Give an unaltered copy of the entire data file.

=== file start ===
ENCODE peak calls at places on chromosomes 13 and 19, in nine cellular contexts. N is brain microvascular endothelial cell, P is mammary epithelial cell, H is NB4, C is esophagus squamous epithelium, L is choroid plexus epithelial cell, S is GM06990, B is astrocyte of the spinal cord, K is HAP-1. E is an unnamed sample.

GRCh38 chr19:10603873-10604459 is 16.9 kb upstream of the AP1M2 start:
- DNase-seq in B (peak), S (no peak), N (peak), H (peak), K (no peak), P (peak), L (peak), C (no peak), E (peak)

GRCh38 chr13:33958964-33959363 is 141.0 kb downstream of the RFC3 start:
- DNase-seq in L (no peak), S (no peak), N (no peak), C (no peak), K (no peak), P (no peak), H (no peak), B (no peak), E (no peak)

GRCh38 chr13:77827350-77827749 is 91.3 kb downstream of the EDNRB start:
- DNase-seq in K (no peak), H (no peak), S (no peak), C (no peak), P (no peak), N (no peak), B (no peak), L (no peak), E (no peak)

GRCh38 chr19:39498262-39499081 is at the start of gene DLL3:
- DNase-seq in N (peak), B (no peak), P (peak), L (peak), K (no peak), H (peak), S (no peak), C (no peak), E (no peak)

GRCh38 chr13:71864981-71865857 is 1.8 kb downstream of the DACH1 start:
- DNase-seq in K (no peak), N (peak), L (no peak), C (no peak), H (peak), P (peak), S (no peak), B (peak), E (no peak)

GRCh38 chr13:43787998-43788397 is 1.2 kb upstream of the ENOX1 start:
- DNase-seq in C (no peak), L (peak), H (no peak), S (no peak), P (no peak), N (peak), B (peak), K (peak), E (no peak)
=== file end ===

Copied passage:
ENCODE peak calls at places on chromosomes 13 and 19, in nine cellular contexts. N is brain microvascular endothelial cell, P is mammary epithelial cell, H is NB4, C is esophagus squamous epithelium, L is choroid plexus epithelial cell, S is GM06990, B is astrocyte of the spinal cord, K is HAP-1. E is an unnamed sample.

GRCh38 chr19:10603873-10604459 is 16.9 kb upstream of the AP1M2 start:
- DNase-seq in B (peak), S (no peak), N (peak), H (peak), K (no peak), P (peak), L (peak), C (no peak), E (peak)

GRCh38 chr13:33958964-33959363 is 141.0 kb downstream of the RFC3 start:
- DNase-seq in L (no peak), S (no peak), N (no peak), C (no peak), K (no peak), P (no peak), H (no peak), B (no peak), E (no peak)

GRCh38 chr13:77827350-77827749 is 91.3 kb downstream of the EDNRB start:
- DNase-seq in K (no peak), H (no peak), S (no peak), C (no peak), P (no peak), N (no peak), B (no peak), L (no peak), E (no peak)

GRCh38 chr19:39498262-39499081 is at the start of gene DLL3:
- DNase-seq in N (peak), B (no peak), P (peak), L (peak), K (no peak), H (peak), S (no peak), C (no peak), E (no peak)

GRCh38 chr13:71864981-71865857 is 1.8 kb downstream of the DACH1 start:
- DNase-seq in K (no peak), N (peak), L (no peak), C (no peak), H (peak), P (peak), S (no peak), B (peak), E (no peak)

GRCh38 chr13:43787998-43788397 is 1.2 kb upstream of the ENOX1 start:
- DNase-seq in C (no peak), L (peak), H (no peak), S (no peak), P (no peak), N (peak), B (peak), K (peak), E (no peak)